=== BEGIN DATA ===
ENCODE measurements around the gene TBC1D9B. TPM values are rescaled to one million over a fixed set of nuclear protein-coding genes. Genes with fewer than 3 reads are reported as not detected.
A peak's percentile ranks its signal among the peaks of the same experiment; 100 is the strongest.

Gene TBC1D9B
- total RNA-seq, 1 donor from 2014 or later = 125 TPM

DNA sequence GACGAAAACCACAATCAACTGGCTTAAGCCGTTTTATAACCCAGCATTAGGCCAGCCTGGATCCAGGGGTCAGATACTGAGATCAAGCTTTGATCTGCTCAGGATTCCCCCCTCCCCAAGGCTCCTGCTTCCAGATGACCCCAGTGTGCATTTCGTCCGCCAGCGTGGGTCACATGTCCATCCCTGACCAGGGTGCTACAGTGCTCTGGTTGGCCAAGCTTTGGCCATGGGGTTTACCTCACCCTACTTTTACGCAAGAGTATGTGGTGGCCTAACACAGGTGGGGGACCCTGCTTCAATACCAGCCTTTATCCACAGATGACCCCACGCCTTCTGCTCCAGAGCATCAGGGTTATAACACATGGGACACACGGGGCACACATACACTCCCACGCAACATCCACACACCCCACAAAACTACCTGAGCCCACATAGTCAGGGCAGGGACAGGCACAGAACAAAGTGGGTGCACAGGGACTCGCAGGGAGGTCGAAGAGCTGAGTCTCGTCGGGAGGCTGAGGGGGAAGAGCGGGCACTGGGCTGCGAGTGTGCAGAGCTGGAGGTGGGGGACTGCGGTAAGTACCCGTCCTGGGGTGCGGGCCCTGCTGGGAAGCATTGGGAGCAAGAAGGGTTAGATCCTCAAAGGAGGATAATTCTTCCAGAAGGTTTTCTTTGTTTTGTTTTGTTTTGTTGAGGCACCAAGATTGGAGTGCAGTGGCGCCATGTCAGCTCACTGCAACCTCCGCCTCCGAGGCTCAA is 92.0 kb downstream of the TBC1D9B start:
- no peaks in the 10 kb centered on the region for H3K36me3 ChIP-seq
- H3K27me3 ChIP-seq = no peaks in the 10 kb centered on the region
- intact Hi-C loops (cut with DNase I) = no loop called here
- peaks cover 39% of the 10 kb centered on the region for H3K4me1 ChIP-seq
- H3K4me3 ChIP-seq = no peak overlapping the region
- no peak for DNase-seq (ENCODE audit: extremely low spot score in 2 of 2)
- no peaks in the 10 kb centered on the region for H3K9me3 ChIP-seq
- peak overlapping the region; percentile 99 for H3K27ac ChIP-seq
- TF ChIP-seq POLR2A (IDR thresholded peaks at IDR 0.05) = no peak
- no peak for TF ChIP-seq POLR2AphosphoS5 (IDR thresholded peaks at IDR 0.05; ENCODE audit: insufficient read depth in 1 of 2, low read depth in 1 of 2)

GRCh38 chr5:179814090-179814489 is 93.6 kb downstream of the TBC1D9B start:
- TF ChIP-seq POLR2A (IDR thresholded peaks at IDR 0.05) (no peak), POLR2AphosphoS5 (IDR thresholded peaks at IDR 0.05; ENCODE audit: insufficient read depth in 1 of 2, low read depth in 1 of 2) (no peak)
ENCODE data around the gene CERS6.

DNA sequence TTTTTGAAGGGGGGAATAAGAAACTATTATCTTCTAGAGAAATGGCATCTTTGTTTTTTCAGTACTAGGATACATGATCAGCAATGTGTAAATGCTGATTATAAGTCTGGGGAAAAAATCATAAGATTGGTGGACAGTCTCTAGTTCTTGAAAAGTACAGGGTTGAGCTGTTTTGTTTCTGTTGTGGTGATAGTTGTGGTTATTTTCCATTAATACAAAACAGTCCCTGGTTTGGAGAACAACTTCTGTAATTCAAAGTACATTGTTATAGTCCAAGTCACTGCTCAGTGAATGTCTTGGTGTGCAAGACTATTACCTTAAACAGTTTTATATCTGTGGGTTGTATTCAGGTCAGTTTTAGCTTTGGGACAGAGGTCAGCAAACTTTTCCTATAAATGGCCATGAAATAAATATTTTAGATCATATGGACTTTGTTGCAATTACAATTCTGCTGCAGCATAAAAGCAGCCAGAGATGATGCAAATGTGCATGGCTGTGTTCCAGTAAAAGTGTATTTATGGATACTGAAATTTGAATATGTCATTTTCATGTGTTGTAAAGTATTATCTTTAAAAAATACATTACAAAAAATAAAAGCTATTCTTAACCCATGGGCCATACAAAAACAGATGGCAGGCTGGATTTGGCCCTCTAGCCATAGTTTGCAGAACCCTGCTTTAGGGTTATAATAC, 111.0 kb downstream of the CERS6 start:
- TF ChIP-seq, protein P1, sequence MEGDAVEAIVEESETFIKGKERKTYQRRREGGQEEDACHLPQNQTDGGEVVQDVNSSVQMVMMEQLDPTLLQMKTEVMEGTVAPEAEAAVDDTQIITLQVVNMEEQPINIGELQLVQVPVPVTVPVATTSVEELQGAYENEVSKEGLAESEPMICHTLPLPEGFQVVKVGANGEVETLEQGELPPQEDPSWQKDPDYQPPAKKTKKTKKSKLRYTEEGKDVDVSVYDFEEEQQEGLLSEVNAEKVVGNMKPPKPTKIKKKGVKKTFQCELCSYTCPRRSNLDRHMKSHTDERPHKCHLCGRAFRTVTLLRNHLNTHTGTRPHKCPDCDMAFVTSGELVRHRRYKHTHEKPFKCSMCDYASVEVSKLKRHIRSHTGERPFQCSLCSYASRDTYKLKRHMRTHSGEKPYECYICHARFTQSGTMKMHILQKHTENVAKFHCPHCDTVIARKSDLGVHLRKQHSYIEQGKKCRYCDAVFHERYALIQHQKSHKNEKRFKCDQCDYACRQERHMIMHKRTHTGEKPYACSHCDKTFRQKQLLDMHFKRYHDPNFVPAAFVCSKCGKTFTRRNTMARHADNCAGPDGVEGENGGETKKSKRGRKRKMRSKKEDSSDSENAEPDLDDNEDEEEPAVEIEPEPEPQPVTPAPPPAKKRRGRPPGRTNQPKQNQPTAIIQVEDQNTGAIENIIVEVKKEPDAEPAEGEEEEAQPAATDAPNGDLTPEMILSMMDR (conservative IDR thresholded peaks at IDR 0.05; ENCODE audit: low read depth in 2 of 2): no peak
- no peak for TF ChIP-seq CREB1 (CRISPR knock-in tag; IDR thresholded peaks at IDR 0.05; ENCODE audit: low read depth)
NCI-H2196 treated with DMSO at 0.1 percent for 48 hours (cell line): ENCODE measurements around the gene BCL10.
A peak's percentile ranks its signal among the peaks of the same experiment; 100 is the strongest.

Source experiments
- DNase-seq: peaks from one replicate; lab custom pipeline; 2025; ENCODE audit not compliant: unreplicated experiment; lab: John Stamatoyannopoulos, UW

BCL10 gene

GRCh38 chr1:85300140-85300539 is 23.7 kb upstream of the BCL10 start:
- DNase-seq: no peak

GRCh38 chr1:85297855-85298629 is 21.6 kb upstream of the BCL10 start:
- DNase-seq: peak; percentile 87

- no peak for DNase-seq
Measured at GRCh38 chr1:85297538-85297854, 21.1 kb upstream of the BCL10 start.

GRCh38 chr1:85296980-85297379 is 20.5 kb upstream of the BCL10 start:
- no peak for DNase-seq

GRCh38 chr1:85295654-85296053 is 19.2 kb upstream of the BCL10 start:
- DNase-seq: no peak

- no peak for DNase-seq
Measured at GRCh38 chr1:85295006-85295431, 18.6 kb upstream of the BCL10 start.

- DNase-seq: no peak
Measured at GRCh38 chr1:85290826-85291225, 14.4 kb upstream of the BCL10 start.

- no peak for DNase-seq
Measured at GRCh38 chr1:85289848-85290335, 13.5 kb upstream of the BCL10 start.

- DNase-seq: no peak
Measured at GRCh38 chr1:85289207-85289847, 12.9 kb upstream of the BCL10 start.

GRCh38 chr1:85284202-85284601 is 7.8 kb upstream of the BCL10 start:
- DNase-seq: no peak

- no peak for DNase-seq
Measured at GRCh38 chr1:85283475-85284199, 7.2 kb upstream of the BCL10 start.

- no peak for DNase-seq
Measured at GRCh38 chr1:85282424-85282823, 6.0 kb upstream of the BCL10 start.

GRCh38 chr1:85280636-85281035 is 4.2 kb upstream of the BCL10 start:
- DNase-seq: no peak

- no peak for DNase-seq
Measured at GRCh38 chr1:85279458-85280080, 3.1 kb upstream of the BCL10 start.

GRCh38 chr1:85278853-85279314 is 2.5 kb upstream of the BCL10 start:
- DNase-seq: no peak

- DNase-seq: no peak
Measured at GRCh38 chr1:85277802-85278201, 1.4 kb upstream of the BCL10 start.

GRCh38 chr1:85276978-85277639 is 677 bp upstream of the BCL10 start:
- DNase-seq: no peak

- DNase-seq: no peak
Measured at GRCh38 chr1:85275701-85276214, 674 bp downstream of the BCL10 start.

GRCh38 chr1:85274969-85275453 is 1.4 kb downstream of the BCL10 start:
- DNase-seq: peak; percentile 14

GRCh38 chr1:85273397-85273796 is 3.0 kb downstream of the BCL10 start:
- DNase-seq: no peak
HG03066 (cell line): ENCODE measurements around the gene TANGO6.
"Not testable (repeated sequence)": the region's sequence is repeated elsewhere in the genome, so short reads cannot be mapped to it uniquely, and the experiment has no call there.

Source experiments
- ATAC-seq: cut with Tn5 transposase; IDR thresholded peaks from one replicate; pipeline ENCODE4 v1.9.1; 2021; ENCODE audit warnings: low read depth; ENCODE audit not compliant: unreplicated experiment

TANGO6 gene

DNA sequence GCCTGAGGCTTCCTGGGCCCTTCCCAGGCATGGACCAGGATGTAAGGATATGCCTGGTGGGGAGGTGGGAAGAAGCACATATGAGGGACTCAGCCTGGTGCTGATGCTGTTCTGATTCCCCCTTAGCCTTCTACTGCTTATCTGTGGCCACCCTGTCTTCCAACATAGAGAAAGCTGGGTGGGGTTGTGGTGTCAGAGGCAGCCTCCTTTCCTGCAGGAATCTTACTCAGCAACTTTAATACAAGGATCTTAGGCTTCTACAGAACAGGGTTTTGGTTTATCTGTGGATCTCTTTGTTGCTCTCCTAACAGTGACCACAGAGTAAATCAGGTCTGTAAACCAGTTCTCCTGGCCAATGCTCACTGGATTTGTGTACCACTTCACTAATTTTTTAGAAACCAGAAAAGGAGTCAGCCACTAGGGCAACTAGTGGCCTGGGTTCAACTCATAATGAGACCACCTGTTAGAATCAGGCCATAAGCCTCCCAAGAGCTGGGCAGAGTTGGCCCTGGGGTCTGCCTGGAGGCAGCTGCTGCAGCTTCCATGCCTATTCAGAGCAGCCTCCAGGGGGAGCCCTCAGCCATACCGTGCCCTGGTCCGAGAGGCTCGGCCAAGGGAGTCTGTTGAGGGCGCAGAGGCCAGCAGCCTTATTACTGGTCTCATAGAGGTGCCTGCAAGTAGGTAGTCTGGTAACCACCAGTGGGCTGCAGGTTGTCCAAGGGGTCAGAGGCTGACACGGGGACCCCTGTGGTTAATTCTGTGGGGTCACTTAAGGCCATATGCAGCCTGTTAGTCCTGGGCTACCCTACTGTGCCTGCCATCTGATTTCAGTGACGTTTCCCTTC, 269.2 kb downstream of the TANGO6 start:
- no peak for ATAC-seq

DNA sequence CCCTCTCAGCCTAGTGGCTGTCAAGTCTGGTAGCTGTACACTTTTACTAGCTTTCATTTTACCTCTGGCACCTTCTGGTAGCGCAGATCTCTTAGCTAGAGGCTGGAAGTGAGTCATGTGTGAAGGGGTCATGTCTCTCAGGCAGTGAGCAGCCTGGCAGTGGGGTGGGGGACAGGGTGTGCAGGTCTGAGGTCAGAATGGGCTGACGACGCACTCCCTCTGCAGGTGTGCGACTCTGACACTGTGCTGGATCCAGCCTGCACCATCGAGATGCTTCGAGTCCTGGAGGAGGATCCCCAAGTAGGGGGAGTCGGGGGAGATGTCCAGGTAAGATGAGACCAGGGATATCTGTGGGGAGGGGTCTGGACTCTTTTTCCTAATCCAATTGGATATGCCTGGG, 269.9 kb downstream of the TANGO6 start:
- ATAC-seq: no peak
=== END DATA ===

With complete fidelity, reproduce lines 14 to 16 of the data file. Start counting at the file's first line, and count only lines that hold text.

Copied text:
- TF ChIP-seq POLR2A (IDR thresholded peaks at IDR 0.05) = no peak
- no peak for TF ChIP-seq POLR2AphosphoS5 (IDR thresholded peaks at IDR 0.05; ENCODE audit: insufficient read depth in 1 of 2, low read depth in 1 of 2)

GRCh38 chr5:179814090-179814489 is 93.6 kb downstream of the TBC1D9B start: